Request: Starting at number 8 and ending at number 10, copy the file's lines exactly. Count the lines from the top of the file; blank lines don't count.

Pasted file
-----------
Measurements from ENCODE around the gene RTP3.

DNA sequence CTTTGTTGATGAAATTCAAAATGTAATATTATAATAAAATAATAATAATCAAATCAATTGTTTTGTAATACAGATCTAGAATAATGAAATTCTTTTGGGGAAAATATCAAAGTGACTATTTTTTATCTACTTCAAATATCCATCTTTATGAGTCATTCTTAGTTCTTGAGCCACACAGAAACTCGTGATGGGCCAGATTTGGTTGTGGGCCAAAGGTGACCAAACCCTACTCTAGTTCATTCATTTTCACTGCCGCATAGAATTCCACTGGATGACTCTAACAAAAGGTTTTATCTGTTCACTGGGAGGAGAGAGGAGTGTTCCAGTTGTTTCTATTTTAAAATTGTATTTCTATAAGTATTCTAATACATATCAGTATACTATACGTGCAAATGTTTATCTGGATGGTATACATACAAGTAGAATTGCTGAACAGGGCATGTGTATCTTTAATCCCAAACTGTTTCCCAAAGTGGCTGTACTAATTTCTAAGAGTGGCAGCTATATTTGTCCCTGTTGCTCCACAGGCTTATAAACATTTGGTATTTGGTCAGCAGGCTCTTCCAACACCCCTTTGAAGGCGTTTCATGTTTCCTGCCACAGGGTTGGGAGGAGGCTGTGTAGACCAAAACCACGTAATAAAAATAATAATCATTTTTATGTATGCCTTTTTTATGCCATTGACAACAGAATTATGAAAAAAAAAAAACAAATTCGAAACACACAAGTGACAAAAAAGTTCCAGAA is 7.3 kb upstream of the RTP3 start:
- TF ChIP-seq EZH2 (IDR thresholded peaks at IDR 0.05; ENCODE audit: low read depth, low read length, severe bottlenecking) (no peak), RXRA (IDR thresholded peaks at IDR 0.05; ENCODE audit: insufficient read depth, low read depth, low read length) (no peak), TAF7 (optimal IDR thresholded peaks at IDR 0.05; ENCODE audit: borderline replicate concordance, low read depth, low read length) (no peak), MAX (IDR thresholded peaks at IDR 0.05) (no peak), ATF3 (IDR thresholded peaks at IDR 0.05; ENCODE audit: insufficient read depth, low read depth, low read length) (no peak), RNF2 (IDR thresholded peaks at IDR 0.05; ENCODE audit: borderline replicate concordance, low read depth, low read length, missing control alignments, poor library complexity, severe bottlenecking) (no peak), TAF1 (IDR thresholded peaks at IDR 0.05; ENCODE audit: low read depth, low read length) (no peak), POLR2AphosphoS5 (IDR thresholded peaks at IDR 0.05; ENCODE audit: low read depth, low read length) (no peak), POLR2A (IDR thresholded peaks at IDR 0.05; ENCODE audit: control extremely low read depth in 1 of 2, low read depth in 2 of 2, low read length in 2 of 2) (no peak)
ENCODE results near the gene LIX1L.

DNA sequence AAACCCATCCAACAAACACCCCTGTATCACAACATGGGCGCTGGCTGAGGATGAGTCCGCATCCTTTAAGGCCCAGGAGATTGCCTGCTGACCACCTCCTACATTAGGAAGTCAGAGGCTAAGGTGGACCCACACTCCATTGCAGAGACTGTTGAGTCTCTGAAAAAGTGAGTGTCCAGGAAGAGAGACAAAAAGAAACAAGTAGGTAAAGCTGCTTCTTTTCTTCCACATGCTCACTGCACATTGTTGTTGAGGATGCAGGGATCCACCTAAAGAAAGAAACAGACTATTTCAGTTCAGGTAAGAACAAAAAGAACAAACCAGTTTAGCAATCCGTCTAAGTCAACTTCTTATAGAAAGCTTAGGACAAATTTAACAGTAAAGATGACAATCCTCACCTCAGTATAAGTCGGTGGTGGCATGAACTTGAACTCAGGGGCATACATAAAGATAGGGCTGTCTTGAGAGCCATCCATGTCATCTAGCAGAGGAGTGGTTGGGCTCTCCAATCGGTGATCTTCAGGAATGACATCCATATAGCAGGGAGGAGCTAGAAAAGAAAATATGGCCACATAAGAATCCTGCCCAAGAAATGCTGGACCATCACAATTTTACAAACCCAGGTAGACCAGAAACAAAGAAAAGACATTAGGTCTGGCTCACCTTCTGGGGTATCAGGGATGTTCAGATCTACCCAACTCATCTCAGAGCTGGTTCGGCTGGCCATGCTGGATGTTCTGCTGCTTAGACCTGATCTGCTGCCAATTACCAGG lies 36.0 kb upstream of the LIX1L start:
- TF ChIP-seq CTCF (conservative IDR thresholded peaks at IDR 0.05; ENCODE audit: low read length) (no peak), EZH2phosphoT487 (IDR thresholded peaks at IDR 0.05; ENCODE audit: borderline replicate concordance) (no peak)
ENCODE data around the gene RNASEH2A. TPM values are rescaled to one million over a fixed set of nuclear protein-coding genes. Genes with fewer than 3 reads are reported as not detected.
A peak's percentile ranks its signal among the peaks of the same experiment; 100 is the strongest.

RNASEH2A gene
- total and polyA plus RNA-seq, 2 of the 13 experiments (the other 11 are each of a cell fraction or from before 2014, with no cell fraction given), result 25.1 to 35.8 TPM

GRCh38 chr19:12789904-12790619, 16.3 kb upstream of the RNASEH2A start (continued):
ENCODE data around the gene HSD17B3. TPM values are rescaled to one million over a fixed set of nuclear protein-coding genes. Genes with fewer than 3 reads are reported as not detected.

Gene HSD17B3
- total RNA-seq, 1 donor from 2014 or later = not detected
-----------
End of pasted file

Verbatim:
A peak's percentile ranks its signal among the peaks of the same experiment; 100 is the strongest.

RNASEH2A gene
- total and polyA plus RNA-seq, 2 of the 13 experiments (the other 11 are each of a cell fraction or from before 2014, with no cell fraction given), result 25.1 to 35.8 TPM